2 years ago [god i'm a bad mom]- when orange was her favorite color [we've since moved onto pink, purple, and my favorite "all the colors"] i had the little pick out some fabric. she chose the above cloud nine - and held it all the way home.
i told her i would make her something. what did she want? a skirt? a dress? a bag? mama, i want a blanket.
i made a quilt with my mom, once, as a pre-teen? quilt? oh boy. but you can't say no to that kind of request. so i told her she'd have to be patient, and she was... [i remind you TWO YEARS!].
i thought it'd be really fun to make squares and enlarge the funny monster characters - and the white circles/ovals they lived on. there were 6 characters. so that made it easy. i'd make six squares and use the fabric as the backing. i only bought 2 yards of fabric, so it was going to have to be slightly smaller than a twin in size, but that seemed fine [and made my task easier].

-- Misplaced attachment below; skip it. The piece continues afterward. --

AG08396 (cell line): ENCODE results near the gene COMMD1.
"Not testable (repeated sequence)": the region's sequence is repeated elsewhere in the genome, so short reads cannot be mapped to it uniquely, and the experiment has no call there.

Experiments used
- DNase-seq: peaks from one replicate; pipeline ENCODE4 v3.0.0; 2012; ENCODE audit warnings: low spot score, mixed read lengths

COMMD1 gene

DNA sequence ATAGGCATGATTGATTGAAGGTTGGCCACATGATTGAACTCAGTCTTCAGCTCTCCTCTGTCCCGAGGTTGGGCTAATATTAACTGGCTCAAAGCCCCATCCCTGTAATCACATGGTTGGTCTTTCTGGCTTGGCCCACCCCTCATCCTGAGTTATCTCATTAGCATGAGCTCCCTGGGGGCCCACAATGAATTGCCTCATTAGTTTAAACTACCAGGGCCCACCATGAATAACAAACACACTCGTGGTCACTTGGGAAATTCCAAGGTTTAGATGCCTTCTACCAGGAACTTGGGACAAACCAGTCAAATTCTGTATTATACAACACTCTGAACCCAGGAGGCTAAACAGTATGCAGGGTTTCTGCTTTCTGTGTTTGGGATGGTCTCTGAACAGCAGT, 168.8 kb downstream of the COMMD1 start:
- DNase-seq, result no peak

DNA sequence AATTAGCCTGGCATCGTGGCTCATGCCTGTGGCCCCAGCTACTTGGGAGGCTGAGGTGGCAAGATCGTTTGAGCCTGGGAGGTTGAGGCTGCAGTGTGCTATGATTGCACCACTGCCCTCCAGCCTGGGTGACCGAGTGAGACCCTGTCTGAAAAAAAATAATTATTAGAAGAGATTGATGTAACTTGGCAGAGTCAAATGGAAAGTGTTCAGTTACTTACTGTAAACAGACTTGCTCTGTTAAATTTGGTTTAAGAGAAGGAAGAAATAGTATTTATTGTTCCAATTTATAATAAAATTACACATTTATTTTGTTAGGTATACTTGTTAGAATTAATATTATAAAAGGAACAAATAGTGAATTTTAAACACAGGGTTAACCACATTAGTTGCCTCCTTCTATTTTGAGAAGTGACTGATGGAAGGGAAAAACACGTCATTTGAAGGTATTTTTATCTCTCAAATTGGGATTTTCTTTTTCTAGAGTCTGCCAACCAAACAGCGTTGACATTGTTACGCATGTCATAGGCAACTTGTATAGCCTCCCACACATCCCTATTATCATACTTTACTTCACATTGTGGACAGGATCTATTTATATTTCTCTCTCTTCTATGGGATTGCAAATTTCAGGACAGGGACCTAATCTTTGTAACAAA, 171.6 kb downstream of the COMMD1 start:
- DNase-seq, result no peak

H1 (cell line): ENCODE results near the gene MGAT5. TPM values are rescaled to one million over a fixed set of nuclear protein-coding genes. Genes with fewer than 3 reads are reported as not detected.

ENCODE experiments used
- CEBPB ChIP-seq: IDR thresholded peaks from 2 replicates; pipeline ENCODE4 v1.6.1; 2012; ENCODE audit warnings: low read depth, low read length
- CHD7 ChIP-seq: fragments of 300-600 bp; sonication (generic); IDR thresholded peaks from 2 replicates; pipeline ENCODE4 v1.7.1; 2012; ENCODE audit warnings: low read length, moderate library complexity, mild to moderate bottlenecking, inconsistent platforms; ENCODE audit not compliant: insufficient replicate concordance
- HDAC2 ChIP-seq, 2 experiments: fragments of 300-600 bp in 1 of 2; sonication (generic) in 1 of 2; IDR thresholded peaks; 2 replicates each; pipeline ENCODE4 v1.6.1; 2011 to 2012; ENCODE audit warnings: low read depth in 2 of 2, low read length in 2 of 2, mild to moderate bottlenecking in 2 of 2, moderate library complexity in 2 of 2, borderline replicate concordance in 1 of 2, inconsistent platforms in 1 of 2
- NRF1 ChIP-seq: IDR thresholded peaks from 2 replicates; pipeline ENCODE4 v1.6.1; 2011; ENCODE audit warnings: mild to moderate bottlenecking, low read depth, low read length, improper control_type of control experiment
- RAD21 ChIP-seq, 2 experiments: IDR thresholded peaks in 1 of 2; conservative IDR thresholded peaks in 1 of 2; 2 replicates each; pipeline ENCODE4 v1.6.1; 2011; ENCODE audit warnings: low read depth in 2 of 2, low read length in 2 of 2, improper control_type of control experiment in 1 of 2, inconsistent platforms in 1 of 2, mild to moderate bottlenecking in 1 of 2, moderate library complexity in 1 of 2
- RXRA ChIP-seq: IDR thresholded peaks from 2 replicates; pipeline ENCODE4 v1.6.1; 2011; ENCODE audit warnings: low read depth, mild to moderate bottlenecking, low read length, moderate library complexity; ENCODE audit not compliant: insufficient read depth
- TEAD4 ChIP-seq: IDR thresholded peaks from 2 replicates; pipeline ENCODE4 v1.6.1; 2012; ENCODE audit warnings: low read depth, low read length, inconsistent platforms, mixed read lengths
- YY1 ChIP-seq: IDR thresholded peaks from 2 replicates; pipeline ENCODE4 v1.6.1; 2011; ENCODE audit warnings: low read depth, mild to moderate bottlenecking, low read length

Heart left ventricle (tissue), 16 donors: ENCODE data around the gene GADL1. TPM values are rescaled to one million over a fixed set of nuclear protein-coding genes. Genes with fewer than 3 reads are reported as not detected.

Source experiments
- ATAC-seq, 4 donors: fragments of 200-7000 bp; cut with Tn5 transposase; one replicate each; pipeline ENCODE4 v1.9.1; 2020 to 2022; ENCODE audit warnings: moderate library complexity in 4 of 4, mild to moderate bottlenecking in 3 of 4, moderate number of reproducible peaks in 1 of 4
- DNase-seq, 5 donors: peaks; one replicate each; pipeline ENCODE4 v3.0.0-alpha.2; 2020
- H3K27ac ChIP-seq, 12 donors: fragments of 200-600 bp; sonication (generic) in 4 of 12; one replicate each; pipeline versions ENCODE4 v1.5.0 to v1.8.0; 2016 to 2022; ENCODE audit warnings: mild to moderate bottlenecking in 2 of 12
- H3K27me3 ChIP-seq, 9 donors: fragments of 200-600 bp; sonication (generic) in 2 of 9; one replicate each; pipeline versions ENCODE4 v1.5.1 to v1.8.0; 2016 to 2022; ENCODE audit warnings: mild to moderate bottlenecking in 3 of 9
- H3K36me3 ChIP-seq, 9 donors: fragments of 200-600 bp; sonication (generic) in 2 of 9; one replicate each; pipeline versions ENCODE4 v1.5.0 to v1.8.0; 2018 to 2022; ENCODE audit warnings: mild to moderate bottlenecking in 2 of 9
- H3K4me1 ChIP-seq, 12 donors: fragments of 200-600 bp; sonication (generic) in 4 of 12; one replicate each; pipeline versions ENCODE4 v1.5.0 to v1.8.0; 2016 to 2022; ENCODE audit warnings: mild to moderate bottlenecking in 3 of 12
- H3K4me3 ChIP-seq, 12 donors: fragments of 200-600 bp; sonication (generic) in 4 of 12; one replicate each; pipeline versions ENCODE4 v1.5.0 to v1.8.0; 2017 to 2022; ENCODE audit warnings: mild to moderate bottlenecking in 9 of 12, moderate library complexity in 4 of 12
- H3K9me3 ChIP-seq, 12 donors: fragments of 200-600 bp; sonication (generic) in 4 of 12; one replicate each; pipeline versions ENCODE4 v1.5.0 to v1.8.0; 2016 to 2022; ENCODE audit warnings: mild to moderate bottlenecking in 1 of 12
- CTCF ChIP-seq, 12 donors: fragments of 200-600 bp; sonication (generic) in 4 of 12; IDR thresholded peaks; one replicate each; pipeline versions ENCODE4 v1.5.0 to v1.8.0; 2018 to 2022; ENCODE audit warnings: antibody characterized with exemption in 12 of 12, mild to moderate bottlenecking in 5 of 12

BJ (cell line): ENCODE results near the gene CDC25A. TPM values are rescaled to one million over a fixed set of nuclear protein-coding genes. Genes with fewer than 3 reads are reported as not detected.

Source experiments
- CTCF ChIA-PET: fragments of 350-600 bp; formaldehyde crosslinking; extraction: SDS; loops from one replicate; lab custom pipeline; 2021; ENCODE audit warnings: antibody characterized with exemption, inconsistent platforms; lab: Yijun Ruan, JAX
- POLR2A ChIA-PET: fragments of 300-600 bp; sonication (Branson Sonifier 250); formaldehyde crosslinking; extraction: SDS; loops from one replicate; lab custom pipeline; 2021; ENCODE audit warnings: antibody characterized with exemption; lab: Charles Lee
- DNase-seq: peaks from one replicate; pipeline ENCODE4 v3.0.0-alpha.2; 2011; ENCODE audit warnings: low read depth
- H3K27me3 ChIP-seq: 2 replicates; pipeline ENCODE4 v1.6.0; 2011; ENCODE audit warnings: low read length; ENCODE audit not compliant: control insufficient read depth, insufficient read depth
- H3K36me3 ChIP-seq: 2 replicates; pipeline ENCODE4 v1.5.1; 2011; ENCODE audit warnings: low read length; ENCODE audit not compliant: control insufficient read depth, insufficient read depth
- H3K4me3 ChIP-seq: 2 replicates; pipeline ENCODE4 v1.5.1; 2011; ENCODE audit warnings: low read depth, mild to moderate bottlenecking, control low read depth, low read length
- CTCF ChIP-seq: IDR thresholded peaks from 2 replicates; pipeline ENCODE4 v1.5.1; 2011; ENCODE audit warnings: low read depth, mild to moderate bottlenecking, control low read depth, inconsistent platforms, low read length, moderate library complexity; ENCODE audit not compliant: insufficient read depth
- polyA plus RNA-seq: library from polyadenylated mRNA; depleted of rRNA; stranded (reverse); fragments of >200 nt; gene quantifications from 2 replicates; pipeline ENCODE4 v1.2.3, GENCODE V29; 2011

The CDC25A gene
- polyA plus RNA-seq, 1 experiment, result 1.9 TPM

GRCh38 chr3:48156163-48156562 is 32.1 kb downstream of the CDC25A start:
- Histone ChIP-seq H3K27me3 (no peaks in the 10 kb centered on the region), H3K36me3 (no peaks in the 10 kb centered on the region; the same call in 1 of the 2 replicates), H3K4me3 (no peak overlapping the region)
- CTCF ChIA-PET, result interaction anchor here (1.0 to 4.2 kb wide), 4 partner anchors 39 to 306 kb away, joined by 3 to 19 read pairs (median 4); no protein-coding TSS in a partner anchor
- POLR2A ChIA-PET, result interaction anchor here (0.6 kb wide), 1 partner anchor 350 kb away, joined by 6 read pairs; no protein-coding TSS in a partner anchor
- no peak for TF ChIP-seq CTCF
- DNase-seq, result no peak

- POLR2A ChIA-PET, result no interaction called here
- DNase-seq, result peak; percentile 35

initially i was going to quilt the circles INTO the orange background, but i quickly realized that was beyond my skillset, so i appliqued them instead [machine zig zag stitch]. i also arranged the circles/characters in slightly different positions. once the embroidery was complete i started laying out the squares to see compositionally what worked.
because it was my first quilt, i didn't want to do any CRAZY quilting. so concentric rectangles it was. i just measured them out.
i used orange gingham i had in my stash for the binding [JEEZ i found the binding part REALLY HARD!!]. i machine stitched everything. 1 - because it's faster and 2 - because i figured this blanket would probably get washed a lot, and potentially dragged around and i didn't want to have to repair hand stitching repeatedly.
i want to give a HUGE shout out to erin - if it wasn't for her book i would have had no idea how to sandwich correctly or how to even begin to tackle binding. i wrote about her book here... and it really is such an amazing resource.
i also now see why people get into this whole quilting thing. i really do. [but i doubt i'll ever be a master]